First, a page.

The fourth generation will have central domain controllers that would enable abilities to handle more intricate functions (e.g., active safety, user experience, and body control) and consolidate these functions for better cost optimizations. Centralizing the functions using domain controllers is the first step in evolving a vehicle to have advanced E/E architectures. For example, if one considers the active safety domain controller, it will receive inputs from sensors mounted around the vehicle and use them to create a sense of the surroundings. Based on this sense, the applications within the domain controller would decide for the actions to be taken - this could be to apply brakes or alert the driver. Domain controllers are an essential step towards creating a more software-defined vehicle. Domains controllers help in consolidating the functions that ECUs previously handled independently.
The fifth generation of architecture utilizes a combination of cross-domain controllers complemented by zone controllers. Zone controllers act as gateways in vehicles serving as hubs for power distributions and data connections. By handling the input-output (I/O) flows from sensors, actuators, and other peripherals, zone controllers provide an abstraction of the input-output from the compute, thus freeing up the domain controllers to focus on the applications that perform high-computing functions. As a result, domain controllers eventually achieve more consolidation. With the I/O abstraction from the compute function and existence of the high-speed network, it makes perfect sense to further consolidate the applications or software in the domain controllers onto cross-domain vehicle computers capable of dynamically sharing the workloads. This centralization and consolidation of the functions will help achieve cost and space optimizations, making it easier for OTA updates to unlock advanced functionalities in future timelines.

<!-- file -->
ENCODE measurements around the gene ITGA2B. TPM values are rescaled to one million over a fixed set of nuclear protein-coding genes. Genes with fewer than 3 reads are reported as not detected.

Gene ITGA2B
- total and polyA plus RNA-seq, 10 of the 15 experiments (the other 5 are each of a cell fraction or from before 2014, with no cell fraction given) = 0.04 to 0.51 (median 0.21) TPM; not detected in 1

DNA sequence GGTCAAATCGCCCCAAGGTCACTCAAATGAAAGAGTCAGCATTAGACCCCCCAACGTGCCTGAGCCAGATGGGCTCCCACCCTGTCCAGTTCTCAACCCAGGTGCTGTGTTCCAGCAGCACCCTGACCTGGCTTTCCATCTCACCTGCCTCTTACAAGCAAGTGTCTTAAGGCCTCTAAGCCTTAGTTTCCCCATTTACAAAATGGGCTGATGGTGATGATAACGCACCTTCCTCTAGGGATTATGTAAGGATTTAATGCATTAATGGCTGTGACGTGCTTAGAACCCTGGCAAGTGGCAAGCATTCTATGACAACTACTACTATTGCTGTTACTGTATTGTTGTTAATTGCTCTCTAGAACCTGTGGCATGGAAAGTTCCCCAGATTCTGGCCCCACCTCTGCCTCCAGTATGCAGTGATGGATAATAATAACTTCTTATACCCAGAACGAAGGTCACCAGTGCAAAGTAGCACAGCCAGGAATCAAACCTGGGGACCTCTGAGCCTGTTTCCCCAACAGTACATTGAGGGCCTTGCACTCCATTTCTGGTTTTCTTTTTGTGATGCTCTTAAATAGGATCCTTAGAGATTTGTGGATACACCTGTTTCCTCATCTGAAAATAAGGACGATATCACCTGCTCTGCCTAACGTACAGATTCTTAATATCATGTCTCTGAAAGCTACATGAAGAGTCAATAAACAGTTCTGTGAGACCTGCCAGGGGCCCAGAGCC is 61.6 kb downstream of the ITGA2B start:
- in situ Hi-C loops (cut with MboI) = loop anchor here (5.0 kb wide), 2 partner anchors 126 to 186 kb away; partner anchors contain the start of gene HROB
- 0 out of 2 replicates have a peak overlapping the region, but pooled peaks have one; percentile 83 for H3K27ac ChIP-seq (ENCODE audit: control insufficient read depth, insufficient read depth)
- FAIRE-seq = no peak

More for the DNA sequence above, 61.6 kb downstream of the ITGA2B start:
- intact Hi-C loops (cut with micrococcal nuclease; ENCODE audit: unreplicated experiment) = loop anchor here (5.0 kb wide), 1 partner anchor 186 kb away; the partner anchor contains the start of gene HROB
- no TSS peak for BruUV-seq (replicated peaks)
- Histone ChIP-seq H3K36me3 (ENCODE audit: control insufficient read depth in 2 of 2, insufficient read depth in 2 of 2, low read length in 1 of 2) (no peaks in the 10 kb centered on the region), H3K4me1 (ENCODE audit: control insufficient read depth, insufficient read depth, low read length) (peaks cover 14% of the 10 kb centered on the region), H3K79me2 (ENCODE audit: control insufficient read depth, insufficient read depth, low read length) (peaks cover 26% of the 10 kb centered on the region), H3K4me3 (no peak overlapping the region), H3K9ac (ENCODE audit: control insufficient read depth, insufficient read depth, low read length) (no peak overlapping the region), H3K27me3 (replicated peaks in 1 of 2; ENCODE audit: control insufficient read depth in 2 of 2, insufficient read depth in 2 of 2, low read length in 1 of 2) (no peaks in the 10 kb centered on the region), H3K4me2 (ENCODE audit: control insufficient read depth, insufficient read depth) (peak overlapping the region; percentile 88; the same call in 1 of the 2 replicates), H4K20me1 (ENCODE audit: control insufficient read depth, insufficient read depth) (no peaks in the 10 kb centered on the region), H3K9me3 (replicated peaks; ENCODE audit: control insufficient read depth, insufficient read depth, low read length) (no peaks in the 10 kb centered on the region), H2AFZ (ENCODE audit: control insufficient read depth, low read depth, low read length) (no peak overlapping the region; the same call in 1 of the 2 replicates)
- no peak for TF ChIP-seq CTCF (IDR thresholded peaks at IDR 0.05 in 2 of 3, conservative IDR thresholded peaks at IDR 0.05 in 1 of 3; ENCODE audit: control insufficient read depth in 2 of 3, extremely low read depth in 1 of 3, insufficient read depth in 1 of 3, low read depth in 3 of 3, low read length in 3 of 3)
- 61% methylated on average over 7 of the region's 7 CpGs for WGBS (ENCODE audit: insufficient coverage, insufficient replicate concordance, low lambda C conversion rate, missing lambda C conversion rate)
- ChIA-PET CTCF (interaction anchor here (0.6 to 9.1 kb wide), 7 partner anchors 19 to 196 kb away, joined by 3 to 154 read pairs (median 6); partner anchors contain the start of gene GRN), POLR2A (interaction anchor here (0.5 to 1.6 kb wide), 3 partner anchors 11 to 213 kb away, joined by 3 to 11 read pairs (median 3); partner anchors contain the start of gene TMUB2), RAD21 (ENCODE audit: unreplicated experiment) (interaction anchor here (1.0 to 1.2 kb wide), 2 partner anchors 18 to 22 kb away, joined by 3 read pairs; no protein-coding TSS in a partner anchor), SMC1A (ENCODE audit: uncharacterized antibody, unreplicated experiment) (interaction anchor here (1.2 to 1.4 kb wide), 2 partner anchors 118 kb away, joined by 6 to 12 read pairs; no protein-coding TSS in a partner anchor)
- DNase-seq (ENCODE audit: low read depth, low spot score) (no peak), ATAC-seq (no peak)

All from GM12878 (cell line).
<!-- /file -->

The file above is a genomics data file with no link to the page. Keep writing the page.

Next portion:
The importance of software is continuously increasing for most players, as software is fast becoming the essential element for brand recognition. Software, as aforementioned, is becoming the factor for buying and product differentiation. Any software-related bugs or cybersecurity-related issues can cause vehicle recalls at the scale of millions. Thus, as the software complexity increases, OEMs are faced with the challenge of creating and adopting different and resilient software architectures. For most vehicle domains, horizontal stacks are expected to replace vertically integrated systems, reduce complexity and simplify the software update processes, and increase the reuse of the code modules. Horizontal stacking should also reduce the costs of software applications adaption.
Essentially, automotive software architectures will become a service-oriented architecture based on generalized computing platforms. Software developers should add new connectivity and AI solutions, operating systems, advanced analytics, and other relevant applications. Software is expected to move down the stack to be integrated communication with the sensors, actuators, and other hardware peripherals. This move should also drive further complexities and interdependencies in the form of data generation at a massive scale, requiring investments by the OEMs in data analytics and cybersecurity to remain competitive.
To develop the required new E/E and software architectures, OEMs will have to commit to significant investments, which could seem higher initially when compared to the investments on the current architectures. However, these investments would pay them off well by allowing greater reuse and reducing complexities, leading to greater market competitiveness and differentiation.